The 70 years of exile came to an end with the death of Haman, the chief antagonist in the Purim story, whose rise and fall occurred in 70 days, recorded in 70 verses in Megillas Esther. He, of course, was the direct descendant of Amalek, whose name means: AYIN-malak (AYIN-mem-lamed-kuf) the “severed eye.” The holiday of Purim is all about ayin and the number 70.

Indeed, 70 is the number of nations that emerged from Noach after the Flood, from which all the nations of the world have descended one way or another, except for the Jewish people. The Jewish nation is the 71st nation, and our language is the 71st language, the one which Pharaoh could not learn.

In fact, 70 is the number of days of the week, times 10. This is because each of the seven days of the week are rooted in one of seven sefiros, Chesed through Malchus, each of which have 10 sefiros of their own, in an ideal state. Thus, each of the days of the week represent 10 sefiros, making 70 altogether, which are the root of the nations of the world.

Thus, 70 is the number that represents this world, and if so, then Amalek can also mean, “severing of 70,” or the cutting off of this world. In other words, it is Amalek’s raison d’etre to make this world, Olam HaZeh, an independent reality, severed from Olam HaBa, the World-to-Come. This way, everyday life ceases to be a means to an end, but an end unto itself.

This is why Amalek, when they attacked the Jewish people after they had left Egypt, severed the Bris Milah of those Jews they could reach. Bris Milah symbolizes the connection of the Jew to the World-to-Come, and whether Amalek actually performed the physical surgery or not is second to the point that they performed a spiritual surgery, severing the Jews from the absolute belief in the World-to-Come. After all, the gematria of Amalek is equal to the Hebrew word for “doubt” (suffek).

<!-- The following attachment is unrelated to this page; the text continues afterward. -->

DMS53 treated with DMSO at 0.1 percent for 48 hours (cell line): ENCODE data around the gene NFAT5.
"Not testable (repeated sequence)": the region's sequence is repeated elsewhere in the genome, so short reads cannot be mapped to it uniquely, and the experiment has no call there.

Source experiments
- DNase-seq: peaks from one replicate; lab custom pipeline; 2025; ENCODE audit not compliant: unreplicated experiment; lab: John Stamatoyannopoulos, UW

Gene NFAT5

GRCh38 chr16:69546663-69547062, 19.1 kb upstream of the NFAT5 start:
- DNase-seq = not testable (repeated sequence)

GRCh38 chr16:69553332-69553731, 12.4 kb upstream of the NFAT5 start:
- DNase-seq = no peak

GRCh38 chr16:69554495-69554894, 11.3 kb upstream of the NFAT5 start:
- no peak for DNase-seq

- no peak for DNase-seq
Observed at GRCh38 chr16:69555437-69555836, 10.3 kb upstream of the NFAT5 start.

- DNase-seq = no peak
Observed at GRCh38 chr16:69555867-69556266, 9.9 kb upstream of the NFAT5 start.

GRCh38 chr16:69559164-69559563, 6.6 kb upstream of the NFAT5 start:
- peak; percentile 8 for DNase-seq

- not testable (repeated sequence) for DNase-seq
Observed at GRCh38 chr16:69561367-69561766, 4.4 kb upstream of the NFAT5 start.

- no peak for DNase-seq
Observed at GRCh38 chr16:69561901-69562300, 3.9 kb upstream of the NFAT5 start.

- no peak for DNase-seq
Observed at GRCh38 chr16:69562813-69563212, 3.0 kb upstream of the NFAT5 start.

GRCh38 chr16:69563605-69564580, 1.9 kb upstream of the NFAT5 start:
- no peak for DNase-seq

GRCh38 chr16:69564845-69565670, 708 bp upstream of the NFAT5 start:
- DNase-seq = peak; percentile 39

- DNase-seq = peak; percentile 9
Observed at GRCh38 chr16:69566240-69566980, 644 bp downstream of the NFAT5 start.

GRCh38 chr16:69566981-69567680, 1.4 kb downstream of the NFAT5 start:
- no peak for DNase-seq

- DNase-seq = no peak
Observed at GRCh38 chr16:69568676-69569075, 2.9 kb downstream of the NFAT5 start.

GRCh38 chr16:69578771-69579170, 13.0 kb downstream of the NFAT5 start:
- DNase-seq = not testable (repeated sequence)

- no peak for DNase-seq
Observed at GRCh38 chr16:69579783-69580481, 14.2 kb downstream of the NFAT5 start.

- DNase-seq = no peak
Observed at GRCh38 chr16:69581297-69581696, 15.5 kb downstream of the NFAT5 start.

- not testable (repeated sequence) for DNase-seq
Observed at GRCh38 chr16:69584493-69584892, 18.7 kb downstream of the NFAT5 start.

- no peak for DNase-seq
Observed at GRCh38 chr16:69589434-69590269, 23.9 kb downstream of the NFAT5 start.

Thus, when the Talmud asks:

Where is there an allusion to Haman in the Torah? In the verse, “Did you eat from (heh-mem-nun) the tree?” (Chullin 139b)

It was not just playing with words. It was Adam HaRishon’s eyes that led to his sin, that led to his doubt, that led to the reality of Amalek, which resulted, eventually, in Haman, a man whose very being represented the result of Jews losing their connection to the World-to-Come.

Thus, when the Talmud says elsewhere:

Rav said, “All the dates of redemption have already passed, and now it depends upon repentance and good deeds.” Shmuel said, “It is enough that the mourner remains in mourning!” This is like an earlier disagreement: Rebi Eliezer said, “If Israel will repent then they will be redeemed, and if they will not, then they will not.” Rebi Yehoshua said to him, “If they do not repent they will not be redeemed?! Rather, The Holy One, Blessed is He, will cause to rise a king who will make decrees as difficult as Haman’s were and Israel will repent and return to the right path.” (Sanhedrin 97b)

Why Haman? Why only Haman? There have been plenty of anti-Semites throughout history who have carried out far greater atrocities against the Jewish people than Haman had been able to do before his downfall. Why bring him up as the example for the End-of-Days, if not to tell us that the problem with the Jewish people at the end of days will be like the problem with the Jewish people when the two Temples were destroyed: the eyes, the severed vision; the living in this world as if it is an end unto itself, until it actually becomes the end of itself!

That was the effect of Adam HaRishon’s looking at the tree, and that is the answer to Yirmiyahu’s question, how? And, it was the reason why Moshe’s generation was so burdensome, for when one severs himself from the reality of the World-to-Come, the “gravity” of Olam HaZeh has complete power over him, weighing him down, so-to-speak, in everyday mundane concerns.

May Tisha B’Av be turned from a day of mourning into one of joy with the completion of exile and the arrival of redemption.

Have a great Shabbos,
Pinchas Winston